Itâ€™s hard to answer your question without knowing a lot more about the specific schools involved. That is, there are some very good, well-regarded parochial schools, and, likewise, some public counterparts that can hold their own with even the tip-top prep schools.
When college admission officials evaluate a candidate, they pay close attention to the school he or she attends. Often they have visited the school, have seen numerous applicants from this school in the past, and are familiar with its standards and the type of student from that school that they have previously admitted (or denied!).
When admission committees donâ€™t have that sort of first-hand information, they rely heavily on the â€œSchool Profileâ€ that is submitted with each transcript. From this, they can learn something about the schoolâ€™s admission standards, its course offerings, the percentage of students who head off to four-year colleges after graduation (and often where they go), how the school â€œweightsâ€ grades and ranks, etc. Thus, your sonâ€™s 3.5 GPA might indeed be considered by admission officials to be equivalent to the same GPA at your local school â€¦ or not. It depends very much on the schools in question.
In general (and this is a very broad and probably not very fair generalization) good parochial schools do not garner any more respect in admission offices than good public schools do. In some instances, I've even sniffed out subtle prejudices against parochial school students among "elite-college" admission officials who may feel that these students are taught to obey more than they are taught to think for themselves (though I bet that few admission folks would go on the record to admit this!) So perhaps your wife wins that round.
However, some Catholic schools offer smaller classes, far fewer discipline problems, and a solid grounding in religious and ethical issues that the public schools donâ€™t cover, which may be what you seek for your son. While the top public school students can certainly hold their own against the top Catholic school students--and may even best them, too--the bottom-of-the-heap parochial school kids tend to be stronger than the bottom layer at most public schools, where the range is wider.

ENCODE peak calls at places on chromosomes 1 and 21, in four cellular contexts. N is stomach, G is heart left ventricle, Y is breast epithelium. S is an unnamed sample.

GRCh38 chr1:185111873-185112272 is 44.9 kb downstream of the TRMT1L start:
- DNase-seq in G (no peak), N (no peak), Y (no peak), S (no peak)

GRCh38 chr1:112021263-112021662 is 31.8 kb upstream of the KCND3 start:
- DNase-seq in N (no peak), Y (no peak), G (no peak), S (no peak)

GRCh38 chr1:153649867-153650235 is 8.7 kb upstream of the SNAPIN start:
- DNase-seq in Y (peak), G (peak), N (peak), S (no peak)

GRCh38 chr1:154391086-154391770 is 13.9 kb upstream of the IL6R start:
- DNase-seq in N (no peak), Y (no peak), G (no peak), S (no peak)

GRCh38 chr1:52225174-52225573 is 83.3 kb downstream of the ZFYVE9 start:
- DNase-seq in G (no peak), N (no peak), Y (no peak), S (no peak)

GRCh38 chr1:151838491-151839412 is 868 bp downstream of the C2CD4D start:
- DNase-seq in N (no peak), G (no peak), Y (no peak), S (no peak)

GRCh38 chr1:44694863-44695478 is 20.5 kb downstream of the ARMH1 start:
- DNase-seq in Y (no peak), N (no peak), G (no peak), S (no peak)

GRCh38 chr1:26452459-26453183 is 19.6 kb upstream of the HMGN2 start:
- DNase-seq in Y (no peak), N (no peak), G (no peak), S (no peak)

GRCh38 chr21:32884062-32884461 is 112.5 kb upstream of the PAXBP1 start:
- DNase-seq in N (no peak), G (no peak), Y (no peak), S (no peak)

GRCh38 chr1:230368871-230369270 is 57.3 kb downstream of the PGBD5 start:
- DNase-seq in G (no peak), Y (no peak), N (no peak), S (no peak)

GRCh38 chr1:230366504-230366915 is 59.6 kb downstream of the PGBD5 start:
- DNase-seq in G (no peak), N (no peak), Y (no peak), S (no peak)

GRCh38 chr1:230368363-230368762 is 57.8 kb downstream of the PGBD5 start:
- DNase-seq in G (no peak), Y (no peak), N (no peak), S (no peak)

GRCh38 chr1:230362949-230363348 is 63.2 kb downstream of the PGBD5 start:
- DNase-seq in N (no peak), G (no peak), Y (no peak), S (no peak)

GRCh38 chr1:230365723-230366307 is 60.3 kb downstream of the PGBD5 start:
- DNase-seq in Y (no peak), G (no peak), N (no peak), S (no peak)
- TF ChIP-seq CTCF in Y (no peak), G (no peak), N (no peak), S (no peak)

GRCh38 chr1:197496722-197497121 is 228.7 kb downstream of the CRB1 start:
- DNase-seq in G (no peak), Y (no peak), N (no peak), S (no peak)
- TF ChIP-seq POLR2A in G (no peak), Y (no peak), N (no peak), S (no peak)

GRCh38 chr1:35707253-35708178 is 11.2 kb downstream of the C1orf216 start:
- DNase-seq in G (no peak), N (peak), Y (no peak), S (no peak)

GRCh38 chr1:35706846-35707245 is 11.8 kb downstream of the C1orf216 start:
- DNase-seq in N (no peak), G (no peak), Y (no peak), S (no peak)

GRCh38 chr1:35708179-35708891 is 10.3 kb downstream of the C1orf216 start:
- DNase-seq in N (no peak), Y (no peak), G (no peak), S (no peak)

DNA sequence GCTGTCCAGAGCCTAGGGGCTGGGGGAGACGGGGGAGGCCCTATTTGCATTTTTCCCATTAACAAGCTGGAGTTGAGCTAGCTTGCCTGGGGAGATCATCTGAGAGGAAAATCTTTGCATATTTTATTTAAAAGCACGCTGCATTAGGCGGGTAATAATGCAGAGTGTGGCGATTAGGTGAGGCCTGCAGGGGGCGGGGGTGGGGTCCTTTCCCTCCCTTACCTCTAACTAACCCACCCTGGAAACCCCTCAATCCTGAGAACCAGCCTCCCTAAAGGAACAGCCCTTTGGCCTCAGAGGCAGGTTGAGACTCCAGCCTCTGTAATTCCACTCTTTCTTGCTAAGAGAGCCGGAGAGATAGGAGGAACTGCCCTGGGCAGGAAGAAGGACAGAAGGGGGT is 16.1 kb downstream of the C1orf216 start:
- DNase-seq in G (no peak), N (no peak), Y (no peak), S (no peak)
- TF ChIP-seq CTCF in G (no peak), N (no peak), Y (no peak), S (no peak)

If the school your son attends has a good reputation, then college admission officials should be well aware of its rigor and will accord appropriate respect to your sonâ€™s transcript when the time comes. You should feel free, even this early in the process (if you have not done so already) to talk with guidance counselors about the schoolâ€™s college admission track record, and see if students are applying toâ€"and getting intoâ€"the kinds of colleges you hope your son will attend.
You should also ask for a copy of the aforementioned â€œSchool Profile.â€ Make sure that it clearly designates which classes are advanced, honors, or Advanced Placement level. If students are ranked, does it explain how their rank is computed and how grades are weighted when students elect the challenging classes? If students are routinely accepted at Ivy League and other highly competitive colleges, is that indicated on the profile as well? If not, you should urge your school officials to revise the information they send to colleges or at least you should make sure that, when it comes time for your son to submit applications, his counselor recommendation makes mention of the demands of the curriculum as well as any special efforts your son has made to meet these demands.
Although I said your wife may be right about how your sonâ€™s parochial school grades stack up against those earned in top classes at a good public school, donâ€™t let her claim a true victory on this one because, depending on the actual institutions involved, you may be the one whoâ€™s really right when it comes to deciding where your son will get the best education. And how about your son himself? If he is happy and engaged, challenged and successful at his current school, then it sounds like itâ€™s the right spot for him, regardless of how admission officials may view it when compared with the public alternative.
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